Giant Meteor Hits Earth But No One Notices

Charlie Blacks II February 23rd 2016 Tech
We all try to ignore the fact that we’re living on a spinning rock in which we have no control over. And we’ve all heard the possible theory of a large meteor that sparked the ice age, killing the majority of our dinosaur friends. Luckily, now we live in a world so technologically advanced that we know when certain climate changes are approaching or what is floating around in our atmosphere, heck we can even tell what is headed in Earth’s direction before it even makes an impact. In the back of our minds we’re all wondering when the ‘big one’ is going to hit but most of go on throughout our days not too worried about the chances of anything like that happening within our lifetimes. Well, we have a message for you… it’s coming sooner than you think. Be afraid… Ok, we’re joking but still stay informed. Did you know that we were hit with a large meteor earlier this month? Well… check this out.
February 6th around 2:00pm a large meteor exploded about 620 miles off the coast of Brazil. The meteor was about 60ft in diameter and came plummeting into the Earth at 41,600 mph with the equivalent force of the atomic bomb that wiped out Hiroshima in 1945. The huge fireball exploded about 6 miles above the troposphere, approximately in the same atmospheric layer that weather forms. The strange thing is… no one really noticed. Fortunately, military technology tracks atmospheric explosions and called this in. Ron Baalke, a NASA employee had this to say about the explosion that took place in the Atlantic Ocean, “As impacts go, this was pretty small… After all, you didn’t even hear about until weeks after it occurred. Had it happened over a populated area it, would’ve rattled some windows and probably terrified a lot of people, but I don’t think it would’ve done any real damage.” Whew… looks like our Brazilian brothers and sisters dodged what could have been a slight rock drizzle but nonetheless we’re happy this didn’t occur over a densely populated area.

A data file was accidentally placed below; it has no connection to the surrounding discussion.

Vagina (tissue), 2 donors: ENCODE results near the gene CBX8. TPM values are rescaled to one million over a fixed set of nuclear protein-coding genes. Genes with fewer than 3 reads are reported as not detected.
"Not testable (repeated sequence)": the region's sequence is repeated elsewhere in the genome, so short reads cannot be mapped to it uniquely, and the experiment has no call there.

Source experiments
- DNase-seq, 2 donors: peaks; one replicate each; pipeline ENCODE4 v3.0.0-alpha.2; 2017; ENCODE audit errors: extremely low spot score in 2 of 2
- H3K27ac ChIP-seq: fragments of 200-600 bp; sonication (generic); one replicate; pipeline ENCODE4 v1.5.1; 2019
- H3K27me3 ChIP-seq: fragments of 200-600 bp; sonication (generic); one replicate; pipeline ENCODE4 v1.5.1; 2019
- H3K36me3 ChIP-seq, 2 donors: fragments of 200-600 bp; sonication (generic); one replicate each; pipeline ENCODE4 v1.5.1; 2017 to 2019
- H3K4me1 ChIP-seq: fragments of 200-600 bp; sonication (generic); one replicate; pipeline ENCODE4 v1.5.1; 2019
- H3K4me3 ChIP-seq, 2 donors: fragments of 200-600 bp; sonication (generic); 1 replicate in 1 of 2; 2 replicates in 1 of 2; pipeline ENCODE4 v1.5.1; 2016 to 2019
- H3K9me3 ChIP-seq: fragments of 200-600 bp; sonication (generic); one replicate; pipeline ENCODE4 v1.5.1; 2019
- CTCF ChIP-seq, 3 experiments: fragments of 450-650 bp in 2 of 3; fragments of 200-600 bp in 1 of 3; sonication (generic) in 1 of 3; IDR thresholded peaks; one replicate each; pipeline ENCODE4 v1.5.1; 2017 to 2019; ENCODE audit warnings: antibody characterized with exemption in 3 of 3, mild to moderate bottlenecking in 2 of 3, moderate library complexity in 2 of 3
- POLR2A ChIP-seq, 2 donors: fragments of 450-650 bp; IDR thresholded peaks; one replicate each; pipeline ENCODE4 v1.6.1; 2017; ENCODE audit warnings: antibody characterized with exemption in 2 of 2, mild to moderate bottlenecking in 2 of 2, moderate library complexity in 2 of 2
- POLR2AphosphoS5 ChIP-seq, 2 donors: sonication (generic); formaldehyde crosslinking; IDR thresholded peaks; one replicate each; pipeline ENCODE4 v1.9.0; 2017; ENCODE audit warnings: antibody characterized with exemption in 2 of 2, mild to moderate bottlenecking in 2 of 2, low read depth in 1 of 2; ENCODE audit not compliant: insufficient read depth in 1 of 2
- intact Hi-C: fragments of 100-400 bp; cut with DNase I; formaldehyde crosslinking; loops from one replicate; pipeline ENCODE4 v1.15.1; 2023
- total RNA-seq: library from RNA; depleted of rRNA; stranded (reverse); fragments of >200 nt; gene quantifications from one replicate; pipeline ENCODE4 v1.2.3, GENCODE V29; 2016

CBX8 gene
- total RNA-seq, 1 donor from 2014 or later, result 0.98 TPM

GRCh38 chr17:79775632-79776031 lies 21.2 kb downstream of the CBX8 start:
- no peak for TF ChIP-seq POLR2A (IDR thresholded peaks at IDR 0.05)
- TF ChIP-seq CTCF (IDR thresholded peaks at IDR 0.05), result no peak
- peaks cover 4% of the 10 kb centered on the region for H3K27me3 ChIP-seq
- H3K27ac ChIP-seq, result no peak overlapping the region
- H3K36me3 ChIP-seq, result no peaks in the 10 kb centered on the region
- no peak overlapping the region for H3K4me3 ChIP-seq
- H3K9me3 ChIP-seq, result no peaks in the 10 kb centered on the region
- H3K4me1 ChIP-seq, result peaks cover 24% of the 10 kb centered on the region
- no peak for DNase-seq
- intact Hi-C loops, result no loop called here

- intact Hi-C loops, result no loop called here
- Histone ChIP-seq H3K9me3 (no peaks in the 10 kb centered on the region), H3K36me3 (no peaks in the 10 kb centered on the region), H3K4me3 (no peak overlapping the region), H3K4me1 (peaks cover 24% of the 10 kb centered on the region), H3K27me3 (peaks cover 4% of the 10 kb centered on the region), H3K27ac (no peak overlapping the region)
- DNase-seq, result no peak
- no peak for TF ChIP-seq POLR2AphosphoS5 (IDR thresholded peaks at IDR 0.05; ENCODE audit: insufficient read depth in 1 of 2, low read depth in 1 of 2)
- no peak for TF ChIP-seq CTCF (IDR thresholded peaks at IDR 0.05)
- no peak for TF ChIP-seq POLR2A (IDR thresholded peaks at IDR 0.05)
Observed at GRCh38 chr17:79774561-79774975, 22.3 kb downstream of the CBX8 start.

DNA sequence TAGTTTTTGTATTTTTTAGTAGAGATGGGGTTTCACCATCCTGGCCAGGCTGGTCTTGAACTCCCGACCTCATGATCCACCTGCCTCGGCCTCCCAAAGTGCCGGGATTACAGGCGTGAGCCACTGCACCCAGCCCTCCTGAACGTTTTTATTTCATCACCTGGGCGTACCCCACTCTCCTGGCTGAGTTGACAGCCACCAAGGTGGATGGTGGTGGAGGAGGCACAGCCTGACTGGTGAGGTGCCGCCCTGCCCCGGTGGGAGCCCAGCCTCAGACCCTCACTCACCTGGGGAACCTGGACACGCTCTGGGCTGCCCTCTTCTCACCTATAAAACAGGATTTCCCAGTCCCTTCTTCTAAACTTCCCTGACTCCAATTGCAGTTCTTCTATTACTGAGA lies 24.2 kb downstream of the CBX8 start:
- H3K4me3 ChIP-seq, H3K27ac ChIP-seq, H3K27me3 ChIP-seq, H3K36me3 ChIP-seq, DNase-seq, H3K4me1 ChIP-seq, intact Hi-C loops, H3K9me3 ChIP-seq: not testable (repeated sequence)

This definitely isn’t the first time anything like this happened and definitely won’t be the last. As a matter of fact, impacts like these happen on average at least several times a year, most which go unseen by the human eye. Starting to get a little worried? No worries, scientists have been developing methods to defend us against asteroids and meteors for years now. Supposedly, there are lasers in development for when the ‘big one’ decides to float its way into our solar system. For now, we can all live our lives accordingly and relax. Please don’t turn into one of those people who wear tin foil hats and talk to yourself in public, we’ll all be fine.

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